Visitors to this wondrous Thai megalopolis often wax ecstatic about the food, shopping and entertainment. Much of this praise is well deserved as Bangkok does have much to offer. In fact, it can be argued there is some-thing here for everyone, provided they look hard enough.
Except for vintage Rock & Roll.
Some might dispute this statement, pointing out that a few of the bars on Soi 4, for example, feature this retro music. But alas, not on any regular basis. It is certainly true you can on rare occasions catch whiffs of The Who, Stones or some 1970s genre pop on this street as you weave your way around the streetwalkers. But by the time you’ve entered the bar, set-tled in, and are halfway through your first drink, Roger Daltrey is but a distant memory. In his place are some angry-sounding black guys spitting out f-word expletives.
What about the live bands? No shortage of them in this city, and if you don’t mind hearing a spirited group of Filipinos mangle the lyrics of a golden oldie, you can have a reasonably good time. But performing a cre-dible version of Behind Blue Eyes, to cite but one example, is a level or two beyond their talent. Then when they retire backstage for a break, at least one establishment — Check Inn 99 — plays hip hop. Maybe this is to ensure the band receives an enthusiastic welcome upon their return.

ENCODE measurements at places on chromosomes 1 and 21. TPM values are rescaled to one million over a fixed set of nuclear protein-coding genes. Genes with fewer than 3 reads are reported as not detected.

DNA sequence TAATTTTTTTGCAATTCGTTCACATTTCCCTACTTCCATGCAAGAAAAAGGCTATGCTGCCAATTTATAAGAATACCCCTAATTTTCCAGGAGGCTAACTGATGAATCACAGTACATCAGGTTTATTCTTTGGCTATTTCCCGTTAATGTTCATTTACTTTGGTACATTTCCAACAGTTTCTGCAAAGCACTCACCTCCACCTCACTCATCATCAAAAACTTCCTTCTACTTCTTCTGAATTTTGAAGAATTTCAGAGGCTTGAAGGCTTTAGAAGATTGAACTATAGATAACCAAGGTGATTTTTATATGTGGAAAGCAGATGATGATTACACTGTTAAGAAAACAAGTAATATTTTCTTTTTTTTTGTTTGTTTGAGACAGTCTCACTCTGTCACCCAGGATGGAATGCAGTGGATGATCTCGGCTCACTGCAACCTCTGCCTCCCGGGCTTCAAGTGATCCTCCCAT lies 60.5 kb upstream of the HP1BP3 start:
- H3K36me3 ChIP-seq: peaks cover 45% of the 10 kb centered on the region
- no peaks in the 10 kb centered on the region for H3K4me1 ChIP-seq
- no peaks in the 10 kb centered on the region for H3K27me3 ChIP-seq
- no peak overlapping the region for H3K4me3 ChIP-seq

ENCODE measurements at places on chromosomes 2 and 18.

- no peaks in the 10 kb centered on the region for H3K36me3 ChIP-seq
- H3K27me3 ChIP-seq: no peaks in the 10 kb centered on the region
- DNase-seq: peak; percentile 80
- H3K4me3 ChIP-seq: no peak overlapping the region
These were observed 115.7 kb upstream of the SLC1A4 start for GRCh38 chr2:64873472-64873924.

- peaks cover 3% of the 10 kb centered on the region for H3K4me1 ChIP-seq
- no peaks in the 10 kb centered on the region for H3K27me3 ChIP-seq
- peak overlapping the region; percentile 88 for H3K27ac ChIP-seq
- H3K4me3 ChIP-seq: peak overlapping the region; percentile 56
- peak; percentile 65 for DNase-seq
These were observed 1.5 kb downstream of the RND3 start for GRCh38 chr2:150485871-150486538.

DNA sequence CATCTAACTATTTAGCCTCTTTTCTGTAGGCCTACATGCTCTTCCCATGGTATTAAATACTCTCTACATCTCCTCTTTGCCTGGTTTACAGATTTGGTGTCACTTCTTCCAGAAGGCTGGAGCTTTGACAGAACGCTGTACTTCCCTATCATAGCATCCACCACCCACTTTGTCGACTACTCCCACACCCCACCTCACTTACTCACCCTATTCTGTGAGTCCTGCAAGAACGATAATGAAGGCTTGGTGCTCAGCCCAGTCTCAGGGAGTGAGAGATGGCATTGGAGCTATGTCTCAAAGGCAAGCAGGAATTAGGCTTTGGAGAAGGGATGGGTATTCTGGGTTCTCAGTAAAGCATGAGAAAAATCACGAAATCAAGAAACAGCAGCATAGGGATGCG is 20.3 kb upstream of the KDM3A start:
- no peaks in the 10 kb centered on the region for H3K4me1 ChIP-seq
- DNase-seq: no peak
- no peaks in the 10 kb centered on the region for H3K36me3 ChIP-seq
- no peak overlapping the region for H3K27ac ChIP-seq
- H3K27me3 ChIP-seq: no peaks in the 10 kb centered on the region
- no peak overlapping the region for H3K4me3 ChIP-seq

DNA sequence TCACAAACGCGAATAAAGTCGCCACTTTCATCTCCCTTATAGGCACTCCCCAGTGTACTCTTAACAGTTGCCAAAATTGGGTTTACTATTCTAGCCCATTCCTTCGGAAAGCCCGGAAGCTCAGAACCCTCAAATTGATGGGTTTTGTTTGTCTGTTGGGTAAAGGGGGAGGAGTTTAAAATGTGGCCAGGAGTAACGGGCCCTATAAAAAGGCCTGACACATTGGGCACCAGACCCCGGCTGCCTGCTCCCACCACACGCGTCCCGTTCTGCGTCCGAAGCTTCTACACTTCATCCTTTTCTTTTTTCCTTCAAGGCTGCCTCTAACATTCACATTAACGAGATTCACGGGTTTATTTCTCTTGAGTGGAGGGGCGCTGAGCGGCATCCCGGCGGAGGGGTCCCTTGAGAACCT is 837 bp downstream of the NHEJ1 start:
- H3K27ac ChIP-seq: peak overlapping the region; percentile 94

This leaves the go-gos as a last refuge for the rock-deprived oldster. It is a daunting scene. As best as I can determine, there’s a city ordinance pro-hibiting them from featuring rock, pop, heavy metal, or even grunge. In other words, anything that might contain even a whiff of a melody. Am-bling around Nana Plaza at night, with nothing but electronic thumping emanating from every open door, is the auditory equivalent of a mug-ging. Little wonder that the tiny pharmacy across the street is always out of Excederin and Advil.
There is one notable exception to this: Pretty Lady located on the left side of Nana Plaza’s ground floor. Rock & Roll is not played all night, but at least there’s a fighting chance of reliving one’s musical adolescence. Un-fortunately, the place is at present undergoing yet another renovation. Or maybe the Bangkok Hip Hop Preservation Police are attempting to shut it down.
At my favorite pool hall down on Sukhumvit (Sports Academy), the floor above is being completely remodeled. Even into the late afternoon there is sometimes heavy, deafening drilling that causes the hostesses to cover their ears, as if this racket is somehow more offensive than the hip hop that is too often inflicted upon the customers. The good news is that the remodeling will soon be finished and the fellow making all that loath-some noise with the drill will begin a new career as a go-go DJ.